When J. Randall MacDonald joined GTE as executive vice president of HR and administration in mid-1998, the Irving, Texas-based telecommunications giant was up to its ears in cutthroat competition, fighting tenaciously for customers.
MacDonald realized that the company's carefully crafted HR strategy was critical to its success. But he also knew that the best plans are meaningless if they're not executed properly. "I need to know whether we're delivering on our strategies," he said at the time. "I need measures and metrics to make the business case that we're effective."
But the metrics weren't there, at least not ones that MacDonald could rely on. "HR would record 250,000 hours of training and conclude they must have been doing a good job," says Garrett Walker, director of human resources planning, measurement and analysis. "In fact, it indicates you were busy, not whether your [employees] were satisfied and more effective in their jobs."
MacDonald's desire to make the business case for HR led to GTE's adoption of its Balanced Scorecard, a comprehensive metrics or measurement program that assesses and quantifies HR's company-wide performance quarterly.
Today, as GTE fine-tunes the Scorecard after its first year in action, the company is among the trailblazers making HR metrics a priority. The writing is on the wall. Senior management lives or dies by the numbers and increasingly is figuring that if HR really wants to be a business partner, it must be judged by the same standards as everyone else in the organization.
Overcoming Metrics Phobia
Yet even with mounting evidence that metrics are essential to demonstrate the value of an organization's human capital and HR practices to internal and external stakeholders, some HR practitioners are reluctant to weigh in.
"Fewer than 50 percent of HR departments measure anything quantitatively," says Jac Fitz-enz, founder and chairman of the Saratoga Institute in Santa Clara, Calif.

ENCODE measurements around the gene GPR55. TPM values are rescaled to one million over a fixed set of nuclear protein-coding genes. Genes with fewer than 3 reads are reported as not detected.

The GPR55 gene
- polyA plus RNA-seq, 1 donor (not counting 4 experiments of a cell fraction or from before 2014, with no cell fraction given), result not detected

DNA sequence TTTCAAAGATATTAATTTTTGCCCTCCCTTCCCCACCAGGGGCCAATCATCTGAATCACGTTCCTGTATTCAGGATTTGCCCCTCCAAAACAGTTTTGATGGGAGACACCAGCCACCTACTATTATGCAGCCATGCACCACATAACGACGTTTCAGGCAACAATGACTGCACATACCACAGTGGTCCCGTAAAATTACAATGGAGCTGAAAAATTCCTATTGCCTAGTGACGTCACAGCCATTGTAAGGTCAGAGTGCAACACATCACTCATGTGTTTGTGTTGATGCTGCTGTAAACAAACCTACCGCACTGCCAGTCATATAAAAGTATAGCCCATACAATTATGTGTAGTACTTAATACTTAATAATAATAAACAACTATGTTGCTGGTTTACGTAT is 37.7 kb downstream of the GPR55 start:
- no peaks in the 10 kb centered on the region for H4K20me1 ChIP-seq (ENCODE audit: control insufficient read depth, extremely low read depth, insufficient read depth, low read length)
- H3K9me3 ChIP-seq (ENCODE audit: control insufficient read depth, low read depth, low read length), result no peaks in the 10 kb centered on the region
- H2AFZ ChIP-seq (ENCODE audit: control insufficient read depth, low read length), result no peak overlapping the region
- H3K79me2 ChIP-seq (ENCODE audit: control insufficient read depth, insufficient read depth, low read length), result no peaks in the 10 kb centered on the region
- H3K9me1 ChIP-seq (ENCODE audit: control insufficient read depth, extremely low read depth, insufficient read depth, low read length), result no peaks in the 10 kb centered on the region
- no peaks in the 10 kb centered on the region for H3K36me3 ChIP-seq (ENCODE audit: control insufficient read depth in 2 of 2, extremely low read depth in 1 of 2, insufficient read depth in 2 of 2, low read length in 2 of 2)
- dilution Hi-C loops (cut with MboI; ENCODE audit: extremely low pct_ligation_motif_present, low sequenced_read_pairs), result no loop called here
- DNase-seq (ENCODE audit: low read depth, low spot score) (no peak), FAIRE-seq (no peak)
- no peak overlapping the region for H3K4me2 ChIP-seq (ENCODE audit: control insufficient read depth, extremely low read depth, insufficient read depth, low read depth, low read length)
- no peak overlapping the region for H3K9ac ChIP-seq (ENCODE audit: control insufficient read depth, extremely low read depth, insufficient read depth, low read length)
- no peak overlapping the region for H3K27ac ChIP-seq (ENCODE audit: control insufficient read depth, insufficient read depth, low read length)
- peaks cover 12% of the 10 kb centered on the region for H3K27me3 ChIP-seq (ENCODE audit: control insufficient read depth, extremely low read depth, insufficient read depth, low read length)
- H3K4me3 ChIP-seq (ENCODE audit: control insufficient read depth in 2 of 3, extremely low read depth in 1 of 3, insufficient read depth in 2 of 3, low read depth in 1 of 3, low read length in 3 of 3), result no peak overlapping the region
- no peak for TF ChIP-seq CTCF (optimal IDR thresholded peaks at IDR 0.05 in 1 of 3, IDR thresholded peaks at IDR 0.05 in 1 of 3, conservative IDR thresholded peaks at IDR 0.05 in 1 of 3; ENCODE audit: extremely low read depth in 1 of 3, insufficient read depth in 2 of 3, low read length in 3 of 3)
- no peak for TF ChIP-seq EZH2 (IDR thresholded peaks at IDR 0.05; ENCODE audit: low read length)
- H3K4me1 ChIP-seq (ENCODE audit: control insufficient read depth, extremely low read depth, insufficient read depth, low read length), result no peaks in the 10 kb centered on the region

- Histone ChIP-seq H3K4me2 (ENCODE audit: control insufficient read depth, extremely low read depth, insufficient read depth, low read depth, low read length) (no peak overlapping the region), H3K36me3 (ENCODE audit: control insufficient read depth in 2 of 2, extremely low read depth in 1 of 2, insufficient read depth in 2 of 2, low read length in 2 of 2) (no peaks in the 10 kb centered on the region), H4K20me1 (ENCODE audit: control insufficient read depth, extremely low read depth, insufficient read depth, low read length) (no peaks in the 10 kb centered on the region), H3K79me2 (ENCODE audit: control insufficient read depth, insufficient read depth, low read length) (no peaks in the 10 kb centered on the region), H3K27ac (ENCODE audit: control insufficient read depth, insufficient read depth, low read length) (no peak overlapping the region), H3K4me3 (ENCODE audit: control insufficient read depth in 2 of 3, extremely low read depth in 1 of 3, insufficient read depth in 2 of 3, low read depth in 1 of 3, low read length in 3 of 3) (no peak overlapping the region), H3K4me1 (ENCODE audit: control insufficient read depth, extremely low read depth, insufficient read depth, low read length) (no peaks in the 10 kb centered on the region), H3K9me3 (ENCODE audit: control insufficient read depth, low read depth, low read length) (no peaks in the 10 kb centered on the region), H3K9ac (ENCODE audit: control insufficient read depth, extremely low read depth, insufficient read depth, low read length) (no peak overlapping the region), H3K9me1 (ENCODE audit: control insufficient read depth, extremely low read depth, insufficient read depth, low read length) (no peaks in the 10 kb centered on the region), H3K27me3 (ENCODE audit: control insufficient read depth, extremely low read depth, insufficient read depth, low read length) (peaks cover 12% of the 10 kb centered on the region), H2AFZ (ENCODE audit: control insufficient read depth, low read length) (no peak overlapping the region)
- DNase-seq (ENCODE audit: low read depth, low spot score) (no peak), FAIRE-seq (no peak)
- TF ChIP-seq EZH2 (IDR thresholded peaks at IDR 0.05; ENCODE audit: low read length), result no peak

Adds Jack J. Phillips, CEO of the Performance Resources Organization in Birmingham, Ala.: "Most Fortune 100 organizations and their equivalents in other countries are developing metrics programs, but even they are only allocating about 1 percent of the HR budget to the task."
Medium-size and small companies, Phillips says, are out in the cold—ignoring metrics except for statistics they are required to produce for government agencies.
Why the reluctance? For many, the idea of quantifying what's in the hearts and minds of people runs counter to their basic values. Intuitively, they feel measuring people as if they were widgets is distasteful. And unlike pure financial metrics, HR data tends to derive from softer, qualitative sources—like surveys and interviews—making it less exacting than number-crunchers would like.
"Historically, the people who migrated to HR are there for the wrong reason, or they got there for reasons that are no longer important," says Phillips. "They like people, but they aren't interested in adding value and knowing how the business operates. Part of the education process is to show them that it's a good tool that can help them, not hurt them."
HR's hesitance also can be attributed to fear of the unknown. Faced with the possibility of learning unpleasant things about their operations, HR opts for avoidance. "HR managers are worried what they'll find if their programs are measured accurately, so they claim it's too hard to do," Fitz-enz says. "I recognize it's hard, but if you set up a simple collection system, it becomes part of your routine."
If you don't, prepare to pay the price, he warns. "You can't define yourself if you don't have any data. If someone says you're taking too long to recruit key personnel, you can produce the data that shows you're in the 90th percentile."
And knowledge of measurements, basic formulas and ratios—even if they are home-grown statistics that you have developed yourself—gives you increased credibility with line managers. "It gets you to talk like a businessperson," Fitz-enz adds. "You ought to spend time talking to people in the finance department. If necessary, take a course in finance for non-financial managers so you understand basic accounting and finance. How can you talk to people if you don't understand their language?"
Forget the big picture arguments for a moment and permit a selfish thought to sneak in. A big justification for being able to trade figures with the finance folks is simple survival.
"Companies are outsourcing HR left and right, so it would seem prudent on the part of HR practitioners to become conversant in this form of analysis," says William Brown, professor of management at Marist College in Poughkeepsie, N.Y. "Metrics is a tangible way of demonstrating the value of HR to non-HR people."
But too often, line managers are wary of the numbers HR trots out in self-defense. The data may look good on the surface, but lose credibility when examined with an outsider's critical eye.